Scottish Public Services Ombudsman

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  • Case ref:
    201508508
  • Date:
    February 2017
  • Body:
    Ayrshire and Arran NHS Board
  • Sector(s):
    Health
  • Subject:
    clinical treatment / diagnosis
  • Outcome:
    Some upheld, recommendations

Summary

Mrs C complained about the care and treatment given to her husband (Mr A), who suffered from dementia and was wheelchair-bound. Mr A was admitted to University Hospital Ayr with a urinary tract infection, was kept in hospital for about a week, then discharged on a Friday. Mrs C required a lot of assistance to manage Mr A over the weekend, and following a GP visit the following Monday, he was readmitted to hospital. It was agreed that Mr A would be transferred to a nursing home for his future care. However, while in hospital he suffered ischaemia (lack of blood supply) to his left leg and died. Mrs C complained about a number of aspects of care, including that nursing staff did not seem to have a good understanding of dementia and did not understand Mr A's needs.

The board met with Mrs C and apologised for some aspects of care. They developed an improvement plan in response to Mrs C's complaint, which included changes to improve continuity of care and staff communication with families. The board also introduced a 'dementia champion' on the ward to raise awareness of dementia. However, they did not tell Mrs C about the action that had been taken in response to her complaint until prompted by this investigation.

After taking independent medical and nursing advice, we upheld Mrs C's complaints about the first discharge and about nursing care. While we found most aspects of nursing care were reasonable, we were critical that the board used a standard chart for monitoring Mr A's pain, whereas they should have used a chart designed for people with cognitive impairment (such as dementia), who are not always able to express their pain verbally. We did not uphold Mrs C's complaint about communication, as we found there was evidence that staff had regular conversations with Mr A's family about his condition. While Mrs C said she always had to initiate conversations, it was not possible to tell this from the clinical records, and we found no evidence that staff did not communicate reasonably. However, we found that some conversations between staff discussing Mr A's care were not recorded, and we made a recommendation regarding this.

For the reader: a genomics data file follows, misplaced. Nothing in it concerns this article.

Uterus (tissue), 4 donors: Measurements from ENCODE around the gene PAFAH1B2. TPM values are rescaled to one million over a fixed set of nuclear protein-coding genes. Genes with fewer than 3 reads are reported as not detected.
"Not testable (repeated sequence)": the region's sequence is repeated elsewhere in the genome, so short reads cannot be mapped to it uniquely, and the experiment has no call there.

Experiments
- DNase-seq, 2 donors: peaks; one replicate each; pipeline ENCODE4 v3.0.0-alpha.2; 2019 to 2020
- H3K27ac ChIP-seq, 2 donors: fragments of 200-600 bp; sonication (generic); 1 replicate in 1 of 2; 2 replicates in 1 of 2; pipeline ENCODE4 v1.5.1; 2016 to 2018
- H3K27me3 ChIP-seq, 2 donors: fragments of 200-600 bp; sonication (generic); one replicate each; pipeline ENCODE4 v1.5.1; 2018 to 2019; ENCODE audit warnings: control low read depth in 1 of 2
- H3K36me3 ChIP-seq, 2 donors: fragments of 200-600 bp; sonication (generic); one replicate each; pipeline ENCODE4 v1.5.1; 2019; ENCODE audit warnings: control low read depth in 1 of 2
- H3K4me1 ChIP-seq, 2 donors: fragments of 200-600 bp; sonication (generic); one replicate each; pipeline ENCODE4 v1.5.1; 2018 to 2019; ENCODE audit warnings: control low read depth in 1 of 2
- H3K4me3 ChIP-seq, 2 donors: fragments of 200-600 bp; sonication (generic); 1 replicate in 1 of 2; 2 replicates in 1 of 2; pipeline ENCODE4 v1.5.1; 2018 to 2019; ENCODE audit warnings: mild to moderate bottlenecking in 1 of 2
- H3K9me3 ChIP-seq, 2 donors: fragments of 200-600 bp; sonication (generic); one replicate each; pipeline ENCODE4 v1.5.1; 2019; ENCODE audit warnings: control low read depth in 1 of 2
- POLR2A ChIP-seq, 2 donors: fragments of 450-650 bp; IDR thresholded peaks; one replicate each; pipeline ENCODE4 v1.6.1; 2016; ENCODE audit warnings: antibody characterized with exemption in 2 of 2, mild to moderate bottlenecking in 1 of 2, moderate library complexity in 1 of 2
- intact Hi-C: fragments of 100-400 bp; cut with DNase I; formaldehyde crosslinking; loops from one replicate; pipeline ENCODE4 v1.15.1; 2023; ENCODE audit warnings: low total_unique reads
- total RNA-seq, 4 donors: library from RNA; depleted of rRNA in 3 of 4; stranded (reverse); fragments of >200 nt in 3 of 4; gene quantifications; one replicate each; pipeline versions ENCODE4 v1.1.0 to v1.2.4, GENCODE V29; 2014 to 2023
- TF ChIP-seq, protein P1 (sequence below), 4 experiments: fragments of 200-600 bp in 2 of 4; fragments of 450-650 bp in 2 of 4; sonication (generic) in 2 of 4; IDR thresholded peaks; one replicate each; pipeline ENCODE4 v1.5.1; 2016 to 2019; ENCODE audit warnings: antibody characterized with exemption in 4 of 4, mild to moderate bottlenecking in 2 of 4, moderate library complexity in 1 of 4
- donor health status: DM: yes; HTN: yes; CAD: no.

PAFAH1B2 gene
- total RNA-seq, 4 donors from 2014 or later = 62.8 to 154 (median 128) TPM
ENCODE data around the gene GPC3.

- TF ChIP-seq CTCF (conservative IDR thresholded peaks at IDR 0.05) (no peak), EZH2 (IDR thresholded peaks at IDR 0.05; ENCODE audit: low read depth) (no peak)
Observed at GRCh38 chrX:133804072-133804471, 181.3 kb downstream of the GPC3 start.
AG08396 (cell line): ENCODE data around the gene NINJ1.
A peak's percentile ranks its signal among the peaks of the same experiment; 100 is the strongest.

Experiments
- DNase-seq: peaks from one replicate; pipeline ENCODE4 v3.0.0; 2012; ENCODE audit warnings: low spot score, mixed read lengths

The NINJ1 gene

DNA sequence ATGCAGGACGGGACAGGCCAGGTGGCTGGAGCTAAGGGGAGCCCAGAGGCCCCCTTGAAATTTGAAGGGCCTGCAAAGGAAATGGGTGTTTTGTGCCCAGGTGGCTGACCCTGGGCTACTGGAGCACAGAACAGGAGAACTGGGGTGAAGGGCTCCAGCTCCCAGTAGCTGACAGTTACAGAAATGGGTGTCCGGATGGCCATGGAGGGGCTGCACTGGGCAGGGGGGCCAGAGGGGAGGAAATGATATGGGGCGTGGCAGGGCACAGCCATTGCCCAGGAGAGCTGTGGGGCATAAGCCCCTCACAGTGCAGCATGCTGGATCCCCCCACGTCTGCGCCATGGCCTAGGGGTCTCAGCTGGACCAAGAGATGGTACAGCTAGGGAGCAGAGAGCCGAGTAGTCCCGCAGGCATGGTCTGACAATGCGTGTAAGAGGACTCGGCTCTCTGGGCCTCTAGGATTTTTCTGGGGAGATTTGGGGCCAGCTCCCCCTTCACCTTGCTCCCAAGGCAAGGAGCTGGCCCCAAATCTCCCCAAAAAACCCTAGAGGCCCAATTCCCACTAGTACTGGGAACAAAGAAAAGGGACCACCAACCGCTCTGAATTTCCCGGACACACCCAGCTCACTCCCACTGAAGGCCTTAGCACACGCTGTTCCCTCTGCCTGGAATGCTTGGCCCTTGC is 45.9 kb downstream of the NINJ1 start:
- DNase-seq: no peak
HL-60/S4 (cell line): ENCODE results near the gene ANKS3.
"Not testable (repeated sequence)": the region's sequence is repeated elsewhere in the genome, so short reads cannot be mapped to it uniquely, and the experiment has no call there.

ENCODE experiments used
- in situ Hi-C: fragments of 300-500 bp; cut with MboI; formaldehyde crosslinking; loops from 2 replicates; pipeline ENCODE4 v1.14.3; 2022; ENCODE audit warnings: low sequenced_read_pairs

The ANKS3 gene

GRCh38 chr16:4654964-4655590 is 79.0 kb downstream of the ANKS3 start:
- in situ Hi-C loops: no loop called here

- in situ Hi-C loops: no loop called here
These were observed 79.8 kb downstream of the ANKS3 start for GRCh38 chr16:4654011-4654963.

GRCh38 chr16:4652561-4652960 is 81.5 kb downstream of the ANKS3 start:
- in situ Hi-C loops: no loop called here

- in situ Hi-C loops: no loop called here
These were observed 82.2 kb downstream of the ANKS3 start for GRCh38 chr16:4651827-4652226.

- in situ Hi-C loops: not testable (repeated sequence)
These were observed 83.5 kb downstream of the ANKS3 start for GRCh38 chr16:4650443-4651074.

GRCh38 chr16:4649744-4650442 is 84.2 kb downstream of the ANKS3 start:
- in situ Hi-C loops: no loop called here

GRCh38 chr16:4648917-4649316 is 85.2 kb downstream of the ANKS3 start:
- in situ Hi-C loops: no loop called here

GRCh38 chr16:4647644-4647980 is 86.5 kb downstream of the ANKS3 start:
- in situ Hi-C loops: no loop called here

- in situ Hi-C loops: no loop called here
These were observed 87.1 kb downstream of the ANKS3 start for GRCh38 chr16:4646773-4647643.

Recommendations

We recommended that the board:

  • feed back the findings of this investigation relating to Mr C's discharge to the doctor involved for reflection and learning;
  • review the discharge planning process on the ward to ensure there is adequate planning, including assessment of ongoing care needs where appropriate;
  • remind relevant medical staff of the importance of recording multi-disciplinary team discussions about patients' care (including 'whiteboard meetings');
  • introduce a tailored pain assessment tool for use with people with dementia;
  • provide us with information on steps taken (or an action plan) to indicate how dementia awareness is being carried out, in line with the national Promoting Excellence framework; and
  • apologise to Mrs C for the failings found during this investigation.

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Updated: February 15, 2017